A few solutions to this issue

  1. authorization request parameter prompt=consent should force the authorization server to re-render a given prompt screen even on subsequent authorizations. The Authorization Server needs to support this prompt and behaviour.
  2. server side client property application_type=native. Since asking for a complete re-authorization is an overkill, some Authorization Servers allow you to set the client type (application_type) to native in order to force a screen on every native app authorization. This screen at the very least might show something along the lines “You’ve already authorized this application in the past” and a continue button.
  3. last resort solution would be to use a webpage as a the redirect url, this page would read the query string parameters and offer a link/button that the user would have to click in order to be transferred back to the host app.

Digging around this quirk I realized that an RP-Initiated Logout feature on one of my services does not render a prompt if id_token_hint is still fresh and yet the Activity is getting called. Turns out there’s a self-submitting form to an endpoint which finally does the post_logout_redirect_uri redirect being rendered first. It is this self-submitting form that makes the requirement pass. This is a bug and should not be relied upon.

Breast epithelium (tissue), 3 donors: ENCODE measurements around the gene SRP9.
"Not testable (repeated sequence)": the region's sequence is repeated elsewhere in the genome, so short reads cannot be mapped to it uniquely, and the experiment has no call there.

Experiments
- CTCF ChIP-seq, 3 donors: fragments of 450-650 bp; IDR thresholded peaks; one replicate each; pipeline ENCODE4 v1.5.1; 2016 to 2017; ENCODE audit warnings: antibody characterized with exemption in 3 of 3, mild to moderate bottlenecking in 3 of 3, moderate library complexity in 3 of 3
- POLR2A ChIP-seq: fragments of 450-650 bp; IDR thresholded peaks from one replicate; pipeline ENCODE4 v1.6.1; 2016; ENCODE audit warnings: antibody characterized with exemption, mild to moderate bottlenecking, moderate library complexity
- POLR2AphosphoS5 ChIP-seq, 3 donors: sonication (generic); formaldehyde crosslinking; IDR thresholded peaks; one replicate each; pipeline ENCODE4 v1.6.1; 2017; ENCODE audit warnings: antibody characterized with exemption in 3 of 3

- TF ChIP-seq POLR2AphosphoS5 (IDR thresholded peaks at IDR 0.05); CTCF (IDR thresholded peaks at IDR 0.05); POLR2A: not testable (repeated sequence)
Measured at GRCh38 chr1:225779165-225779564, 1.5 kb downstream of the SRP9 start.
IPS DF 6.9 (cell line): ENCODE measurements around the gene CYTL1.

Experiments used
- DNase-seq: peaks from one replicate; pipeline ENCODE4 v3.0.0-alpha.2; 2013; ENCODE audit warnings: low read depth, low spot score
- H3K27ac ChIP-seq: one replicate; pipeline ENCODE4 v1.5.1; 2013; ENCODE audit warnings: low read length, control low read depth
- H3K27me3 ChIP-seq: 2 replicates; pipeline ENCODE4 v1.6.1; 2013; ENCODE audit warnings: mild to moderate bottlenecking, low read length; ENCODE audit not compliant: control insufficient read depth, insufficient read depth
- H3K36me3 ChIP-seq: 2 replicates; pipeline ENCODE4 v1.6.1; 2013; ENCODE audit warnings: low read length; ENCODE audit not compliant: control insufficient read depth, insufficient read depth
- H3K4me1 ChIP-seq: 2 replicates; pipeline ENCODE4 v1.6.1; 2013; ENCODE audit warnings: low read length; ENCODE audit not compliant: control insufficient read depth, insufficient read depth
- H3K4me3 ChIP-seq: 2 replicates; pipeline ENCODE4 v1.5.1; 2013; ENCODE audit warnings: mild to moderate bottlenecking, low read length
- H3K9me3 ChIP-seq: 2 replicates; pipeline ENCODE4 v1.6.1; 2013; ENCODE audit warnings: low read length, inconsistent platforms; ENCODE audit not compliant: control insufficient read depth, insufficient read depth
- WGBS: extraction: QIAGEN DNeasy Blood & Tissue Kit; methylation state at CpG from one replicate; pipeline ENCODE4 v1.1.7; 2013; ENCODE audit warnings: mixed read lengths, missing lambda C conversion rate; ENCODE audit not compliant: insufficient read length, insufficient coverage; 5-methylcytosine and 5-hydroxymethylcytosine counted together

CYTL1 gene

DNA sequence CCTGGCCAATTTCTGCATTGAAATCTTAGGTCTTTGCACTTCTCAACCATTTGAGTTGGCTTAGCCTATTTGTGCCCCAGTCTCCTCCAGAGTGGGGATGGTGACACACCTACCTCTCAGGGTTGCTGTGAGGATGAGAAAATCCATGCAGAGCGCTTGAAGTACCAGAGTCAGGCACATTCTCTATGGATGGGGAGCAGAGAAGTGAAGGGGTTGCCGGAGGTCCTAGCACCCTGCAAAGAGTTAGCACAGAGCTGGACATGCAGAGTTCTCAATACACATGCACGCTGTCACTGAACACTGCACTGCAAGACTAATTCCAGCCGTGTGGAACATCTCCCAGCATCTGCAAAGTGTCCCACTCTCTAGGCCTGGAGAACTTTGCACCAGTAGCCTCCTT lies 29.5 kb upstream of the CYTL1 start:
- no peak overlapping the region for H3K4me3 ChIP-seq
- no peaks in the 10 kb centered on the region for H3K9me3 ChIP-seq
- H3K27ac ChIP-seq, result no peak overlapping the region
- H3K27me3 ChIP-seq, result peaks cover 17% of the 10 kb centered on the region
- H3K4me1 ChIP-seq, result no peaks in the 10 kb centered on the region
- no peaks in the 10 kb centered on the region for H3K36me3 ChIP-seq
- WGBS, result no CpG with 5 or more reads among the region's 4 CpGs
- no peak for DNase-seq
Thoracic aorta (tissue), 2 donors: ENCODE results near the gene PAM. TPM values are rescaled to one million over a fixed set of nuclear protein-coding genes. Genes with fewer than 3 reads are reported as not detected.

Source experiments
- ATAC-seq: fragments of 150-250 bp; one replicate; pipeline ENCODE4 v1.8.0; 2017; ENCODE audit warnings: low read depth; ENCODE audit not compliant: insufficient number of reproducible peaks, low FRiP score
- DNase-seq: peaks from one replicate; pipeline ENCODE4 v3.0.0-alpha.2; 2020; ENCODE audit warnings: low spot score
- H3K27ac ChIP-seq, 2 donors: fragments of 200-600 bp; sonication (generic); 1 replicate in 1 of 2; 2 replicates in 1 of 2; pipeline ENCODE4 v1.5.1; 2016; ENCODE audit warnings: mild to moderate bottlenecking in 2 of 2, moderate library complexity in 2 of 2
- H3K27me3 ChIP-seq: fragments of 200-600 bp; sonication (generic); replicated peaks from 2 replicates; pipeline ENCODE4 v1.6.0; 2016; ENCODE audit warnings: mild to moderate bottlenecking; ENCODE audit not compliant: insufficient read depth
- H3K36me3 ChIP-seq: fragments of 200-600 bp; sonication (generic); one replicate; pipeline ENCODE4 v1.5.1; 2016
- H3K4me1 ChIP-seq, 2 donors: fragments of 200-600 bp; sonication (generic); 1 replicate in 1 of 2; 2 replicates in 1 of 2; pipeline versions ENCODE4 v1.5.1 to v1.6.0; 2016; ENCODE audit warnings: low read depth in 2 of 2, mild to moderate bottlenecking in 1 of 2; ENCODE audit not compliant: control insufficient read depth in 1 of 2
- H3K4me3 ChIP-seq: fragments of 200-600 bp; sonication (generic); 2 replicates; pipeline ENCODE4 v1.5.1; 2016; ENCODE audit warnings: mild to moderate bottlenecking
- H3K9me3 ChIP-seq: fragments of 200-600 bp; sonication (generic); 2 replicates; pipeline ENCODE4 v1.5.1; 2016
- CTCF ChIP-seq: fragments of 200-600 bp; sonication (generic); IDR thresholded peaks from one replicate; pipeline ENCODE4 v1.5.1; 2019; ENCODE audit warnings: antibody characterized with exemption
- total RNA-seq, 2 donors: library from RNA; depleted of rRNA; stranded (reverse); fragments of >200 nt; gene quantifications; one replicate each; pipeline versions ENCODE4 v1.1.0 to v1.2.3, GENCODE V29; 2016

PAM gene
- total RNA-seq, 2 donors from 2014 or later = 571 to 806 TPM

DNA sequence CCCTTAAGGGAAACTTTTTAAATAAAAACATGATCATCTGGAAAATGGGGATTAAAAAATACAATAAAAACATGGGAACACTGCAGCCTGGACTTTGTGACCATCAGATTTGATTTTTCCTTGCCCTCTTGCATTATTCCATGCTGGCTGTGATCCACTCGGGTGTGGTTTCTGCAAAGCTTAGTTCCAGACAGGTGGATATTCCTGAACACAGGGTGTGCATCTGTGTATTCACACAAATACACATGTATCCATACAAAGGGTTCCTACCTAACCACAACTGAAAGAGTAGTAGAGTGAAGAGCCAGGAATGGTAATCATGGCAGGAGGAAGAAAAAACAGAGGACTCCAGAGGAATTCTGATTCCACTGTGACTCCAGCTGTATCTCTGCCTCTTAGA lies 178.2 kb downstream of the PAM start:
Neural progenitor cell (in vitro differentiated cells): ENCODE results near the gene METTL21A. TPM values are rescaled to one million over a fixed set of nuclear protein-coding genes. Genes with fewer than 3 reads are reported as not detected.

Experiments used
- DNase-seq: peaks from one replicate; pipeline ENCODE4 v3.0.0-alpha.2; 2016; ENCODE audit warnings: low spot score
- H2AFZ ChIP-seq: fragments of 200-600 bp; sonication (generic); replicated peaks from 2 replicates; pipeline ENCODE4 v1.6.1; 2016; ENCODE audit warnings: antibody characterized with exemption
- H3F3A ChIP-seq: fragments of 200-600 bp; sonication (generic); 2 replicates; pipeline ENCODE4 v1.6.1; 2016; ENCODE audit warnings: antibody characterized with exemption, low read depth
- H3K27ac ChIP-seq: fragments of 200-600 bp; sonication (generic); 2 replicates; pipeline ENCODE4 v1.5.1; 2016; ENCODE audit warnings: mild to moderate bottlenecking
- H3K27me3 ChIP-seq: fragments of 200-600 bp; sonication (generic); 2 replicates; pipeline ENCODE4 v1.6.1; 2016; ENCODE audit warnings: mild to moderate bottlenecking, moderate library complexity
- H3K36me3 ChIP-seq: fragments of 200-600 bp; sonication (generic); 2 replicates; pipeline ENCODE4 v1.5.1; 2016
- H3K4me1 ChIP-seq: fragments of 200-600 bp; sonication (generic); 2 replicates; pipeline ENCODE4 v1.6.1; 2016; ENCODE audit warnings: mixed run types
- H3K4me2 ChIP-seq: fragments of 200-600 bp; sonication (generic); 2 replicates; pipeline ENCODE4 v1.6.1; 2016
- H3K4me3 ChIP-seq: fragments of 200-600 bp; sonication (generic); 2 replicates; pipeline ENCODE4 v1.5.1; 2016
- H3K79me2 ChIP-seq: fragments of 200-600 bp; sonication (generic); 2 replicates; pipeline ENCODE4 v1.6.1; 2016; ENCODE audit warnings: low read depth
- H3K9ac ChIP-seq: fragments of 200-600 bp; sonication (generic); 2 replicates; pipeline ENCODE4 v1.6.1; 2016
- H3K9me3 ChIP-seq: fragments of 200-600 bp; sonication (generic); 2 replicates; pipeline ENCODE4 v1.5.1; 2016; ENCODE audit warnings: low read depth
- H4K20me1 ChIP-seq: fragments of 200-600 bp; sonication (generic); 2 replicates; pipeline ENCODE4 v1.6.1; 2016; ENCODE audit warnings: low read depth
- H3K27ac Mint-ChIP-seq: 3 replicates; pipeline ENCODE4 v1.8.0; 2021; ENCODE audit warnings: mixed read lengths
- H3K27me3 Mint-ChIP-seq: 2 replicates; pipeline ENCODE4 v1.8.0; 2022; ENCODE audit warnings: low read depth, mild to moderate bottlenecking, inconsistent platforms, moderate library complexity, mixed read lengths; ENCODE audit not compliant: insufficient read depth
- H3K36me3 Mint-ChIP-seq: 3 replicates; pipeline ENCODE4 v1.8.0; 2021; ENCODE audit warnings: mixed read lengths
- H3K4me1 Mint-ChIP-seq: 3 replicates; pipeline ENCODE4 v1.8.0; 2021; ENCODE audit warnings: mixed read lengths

Both iOS and Android

The current releases of AppAuth for iOS (0.92.0) and Android (0.7.0) do not perform signature validations of the ID Token. Don’t panic, that is actually alright for the AppAuth pattern since it relies purely on the authorization code flow and tokens only come from a TLS secured token endpoint of the Authorization Server. The libraries also lack OpenID Certification because they don’t perform some of the ID Token claim checks that a well-behaved client should. There are ongoing efforts that would surely welcome your contribution for iOS and Android.